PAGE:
The Eurovision Song Contest has gone back to basics, with a stripped-down jazz ballad taking the prize in the 2017 edition of the world-famous competition.
Hosted by Ukraine in Kiev, the contest featured a familiar high-tech stage using projections, fireworks and pyrotechnics to illustrate the 26 songs.
But the winning song, which dominated the voting, made little use of the bells and whistles on offer in its staging, turning recent Eurovision history on its head.
Portugal was the country with the longest streak in the contest without a win.
Its 2017 entry Amar Pelos Dois (Love For Both Of Us) by Salvador Sobral was the nation’s 50th song performed at Eurovision.
There was a projected backdrop of a forest, but the focus was squarely on Sobral — whose sister Luisa wrote the song — standing on a smaller stage in the middle of the arena, surrounded by a hushed crowd.
The song that had been tipped as the winner since all the songs became known earlier this year was Italy’s Francesco Gabbani with Occidentali’s Karma.
Gabbani qualified for Eurovision by winning the San Remo Song Contest in Italy.
His catchy pop number, with lyrics about people’s lifestyles in the west, and name-dropping of philosophical ideas, became famous in performance for the inclusion of a man in a gorilla suit dancing with Gabbani on stage.
It had slipped in the betting in the lead-up to the final, as Portugal’s audience-pleasing performance raised expectations.
Gabbani’s song garnered a huge ovation after the performance. But the voting then highlighted the two very different voting blocs needed to win at Eurovision.
In its early days, the contest was decided purely on the votes from national “juries”, containing music industry representatives.
In the late 1990s, however, Eurovision underwent some modernisation, ditching the traditional orchestra accompaniment to songs, introducing a free language rule to end the advantage for English-speaking countries and introducing a televote to allow the TV audience to register a preference.
The types of songs that won changed greatly following these changes, as all-round performance and visuals became much more important.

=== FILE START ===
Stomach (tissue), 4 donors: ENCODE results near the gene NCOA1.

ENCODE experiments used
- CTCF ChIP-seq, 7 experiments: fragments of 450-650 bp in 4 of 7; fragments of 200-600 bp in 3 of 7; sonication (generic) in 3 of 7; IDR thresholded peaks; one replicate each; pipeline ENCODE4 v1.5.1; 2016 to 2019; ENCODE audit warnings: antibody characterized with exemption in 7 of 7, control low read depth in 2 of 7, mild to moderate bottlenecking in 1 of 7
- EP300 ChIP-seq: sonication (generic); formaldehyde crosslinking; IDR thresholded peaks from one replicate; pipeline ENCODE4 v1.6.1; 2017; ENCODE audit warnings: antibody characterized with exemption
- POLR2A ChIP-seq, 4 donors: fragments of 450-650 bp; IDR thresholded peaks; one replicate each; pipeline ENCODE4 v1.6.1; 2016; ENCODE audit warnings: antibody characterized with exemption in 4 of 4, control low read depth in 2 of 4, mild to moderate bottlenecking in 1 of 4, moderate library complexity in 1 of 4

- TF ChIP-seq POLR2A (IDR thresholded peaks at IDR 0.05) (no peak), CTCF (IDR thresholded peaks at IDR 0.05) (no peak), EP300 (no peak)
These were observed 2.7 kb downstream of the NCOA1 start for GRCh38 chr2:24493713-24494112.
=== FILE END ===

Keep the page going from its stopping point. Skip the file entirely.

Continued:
Winners like Mans Zelmerlow’s Heroes for Sweden in 2015 showed the new target entry: a modern song accompanied by an electronic light show.
Favourite Italy had too much ground to make up
Francesco Gabbani had been the favourite in the months leading up to Eurovision, but his poor jury vote made it almost impossible to catch the winner. (AP: Efrem Lukatsky)
As the more conservative jury votes were counted, Italy polled badly.
The song trailed Portugal by well over 200 points going into the televote, while Bulgaria’s pop entry, Beautiful Mess by 17-year-old Kristian Kostov, grabbed enough support from the judges to be only 104 points down at the halfway mark.
When the audience vote came in, it was clear that as expected, most of the televote-friendly songs were the less conservative entries like Occidentali’s Karma, Moldova’s Hey Mamma, Romania’s yodel-rap fusion Yodel It, and Sweden’s uptempo entry I Can’t Go On by Robin Bengtsson, with the vocalist and four backing singers clad in suits doing a dance routine on stage.
But Portugal, which had been expected to struggle with televoters, easily topped the poll with 376 votes.
Sobral, 27, had a message to pass on when he went on stage after winning the title, claiming his win as a victory for “music that actually means something”.
Australia’s Isaiah cracks top 10
Australian organisers had chosen Isaiah Firebrace, 17, the winner of 2016’s X Factor competition, as the performer for this year with Don’t Come Easy.
He qualified for the final after a nervous vocal performance in the semi-final.
Drawn to sing 14th of the 26 songs, Firebrace produced his best overall performance. However, his song did not grab the attention of televoters.
Where Dami Im’s dynamic performance last year came fourth in the televote after topping the jury list, Don’t Come Easy failed to stand out on the night, coming second-last with just 2 votes from the 42 televoting nations.
Firebrace maintained Australia’s record of finishing in the top 10 every time at Eurovision, ending the night in ninth position.